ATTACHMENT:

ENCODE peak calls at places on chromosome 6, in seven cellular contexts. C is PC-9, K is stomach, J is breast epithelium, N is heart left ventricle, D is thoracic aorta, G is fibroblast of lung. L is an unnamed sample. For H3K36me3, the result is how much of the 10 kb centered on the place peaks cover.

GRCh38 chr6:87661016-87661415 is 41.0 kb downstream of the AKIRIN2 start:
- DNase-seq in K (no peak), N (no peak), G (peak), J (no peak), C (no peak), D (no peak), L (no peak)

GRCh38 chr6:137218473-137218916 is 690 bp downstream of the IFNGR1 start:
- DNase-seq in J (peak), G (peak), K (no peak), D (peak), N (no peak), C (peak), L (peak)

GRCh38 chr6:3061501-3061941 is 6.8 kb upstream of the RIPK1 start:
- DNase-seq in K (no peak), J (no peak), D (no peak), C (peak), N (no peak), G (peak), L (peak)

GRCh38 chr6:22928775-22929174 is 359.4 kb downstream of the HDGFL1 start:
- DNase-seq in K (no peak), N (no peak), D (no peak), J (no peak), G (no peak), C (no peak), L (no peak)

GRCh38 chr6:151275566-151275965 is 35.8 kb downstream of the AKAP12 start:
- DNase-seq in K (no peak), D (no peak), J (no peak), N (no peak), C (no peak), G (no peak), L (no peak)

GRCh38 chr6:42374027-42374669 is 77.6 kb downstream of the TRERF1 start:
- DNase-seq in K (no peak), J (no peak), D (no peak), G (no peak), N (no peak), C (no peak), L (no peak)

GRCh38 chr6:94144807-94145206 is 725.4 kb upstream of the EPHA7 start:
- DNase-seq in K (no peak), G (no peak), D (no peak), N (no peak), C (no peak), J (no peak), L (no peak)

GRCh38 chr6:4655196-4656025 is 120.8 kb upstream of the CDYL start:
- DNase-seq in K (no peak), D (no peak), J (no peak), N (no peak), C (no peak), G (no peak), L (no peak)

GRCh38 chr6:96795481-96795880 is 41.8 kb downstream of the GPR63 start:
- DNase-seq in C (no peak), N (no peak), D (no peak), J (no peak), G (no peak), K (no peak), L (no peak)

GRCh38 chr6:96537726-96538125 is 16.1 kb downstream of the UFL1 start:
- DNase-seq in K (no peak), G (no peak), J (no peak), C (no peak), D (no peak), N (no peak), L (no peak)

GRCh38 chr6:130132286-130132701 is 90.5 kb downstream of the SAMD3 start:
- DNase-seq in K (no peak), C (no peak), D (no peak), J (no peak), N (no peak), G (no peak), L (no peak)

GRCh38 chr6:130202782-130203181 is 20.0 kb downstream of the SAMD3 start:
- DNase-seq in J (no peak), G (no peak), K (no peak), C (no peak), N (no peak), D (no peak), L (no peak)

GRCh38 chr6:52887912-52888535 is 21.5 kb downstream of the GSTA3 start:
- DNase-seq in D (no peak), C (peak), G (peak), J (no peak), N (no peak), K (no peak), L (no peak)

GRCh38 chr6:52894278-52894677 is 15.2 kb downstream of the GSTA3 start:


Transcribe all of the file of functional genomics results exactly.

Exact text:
ENCODE peak calls at places on chromosome 6, in seven cellular contexts. C is PC-9, K is stomach, J is breast epithelium, N is heart left ventricle, D is thoracic aorta, G is fibroblast of lung. L is an unnamed sample. For H3K36me3, the result is how much of the 10 kb centered on the place peaks cover.

GRCh38 chr6:87661016-87661415 is 41.0 kb downstream of the AKIRIN2 start:
- DNase-seq in K (no peak), N (no peak), G (peak), J (no peak), C (no peak), D (no peak), L (no peak)

GRCh38 chr6:137218473-137218916 is 690 bp downstream of the IFNGR1 start:
- DNase-seq in J (peak), G (peak), K (no peak), D (peak), N (no peak), C (peak), L (peak)

GRCh38 chr6:3061501-3061941 is 6.8 kb upstream of the RIPK1 start:
- DNase-seq in K (no peak), J (no peak), D (no peak), C (peak), N (no peak), G (peak), L (peak)

GRCh38 chr6:22928775-22929174 is 359.4 kb downstream of the HDGFL1 start:
- DNase-seq in K (no peak), N (no peak), D (no peak), J (no peak), G (no peak), C (no peak), L (no peak)

GRCh38 chr6:151275566-151275965 is 35.8 kb downstream of the AKAP12 start:
- DNase-seq in K (no peak), D (no peak), J (no peak), N (no peak), C (no peak), G (no peak), L (no peak)

GRCh38 chr6:42374027-42374669 is 77.6 kb downstream of the TRERF1 start:
- DNase-seq in K (no peak), J (no peak), D (no peak), G (no peak), N (no peak), C (no peak), L (no peak)

GRCh38 chr6:94144807-94145206 is 725.4 kb upstream of the EPHA7 start:
- DNase-seq in K (no peak), G (no peak), D (no peak), N (no peak), C (no peak), J (no peak), L (no peak)

GRCh38 chr6:4655196-4656025 is 120.8 kb upstream of the CDYL start:
- DNase-seq in K (no peak), D (no peak), J (no peak), N (no peak), C (no peak), G (no peak), L (no peak)

GRCh38 chr6:96795481-96795880 is 41.8 kb downstream of the GPR63 start:
- DNase-seq in C (no peak), N (no peak), D (no peak), J (no peak), G (no peak), K (no peak), L (no peak)

GRCh38 chr6:96537726-96538125 is 16.1 kb downstream of the UFL1 start:
- DNase-seq in K (no peak), G (no peak), J (no peak), C (no peak), D (no peak), N (no peak), L (no peak)

GRCh38 chr6:130132286-130132701 is 90.5 kb downstream of the SAMD3 start:
- DNase-seq in K (no peak), C (no peak), D (no peak), J (no peak), N (no peak), G (no peak), L (no peak)

GRCh38 chr6:130202782-130203181 is 20.0 kb downstream of the SAMD3 start:
- DNase-seq in J (no peak), G (no peak), K (no peak), C (no peak), N (no peak), D (no peak), L (no peak)

GRCh38 chr6:52887912-52888535 is 21.5 kb downstream of the GSTA3 start:
- DNase-seq in D (no peak), C (peak), G (peak), J (no peak), N (no peak), K (no peak), L (no peak)

GRCh38 chr6:52894278-52894677 is 15.2 kb downstream of the GSTA3 start: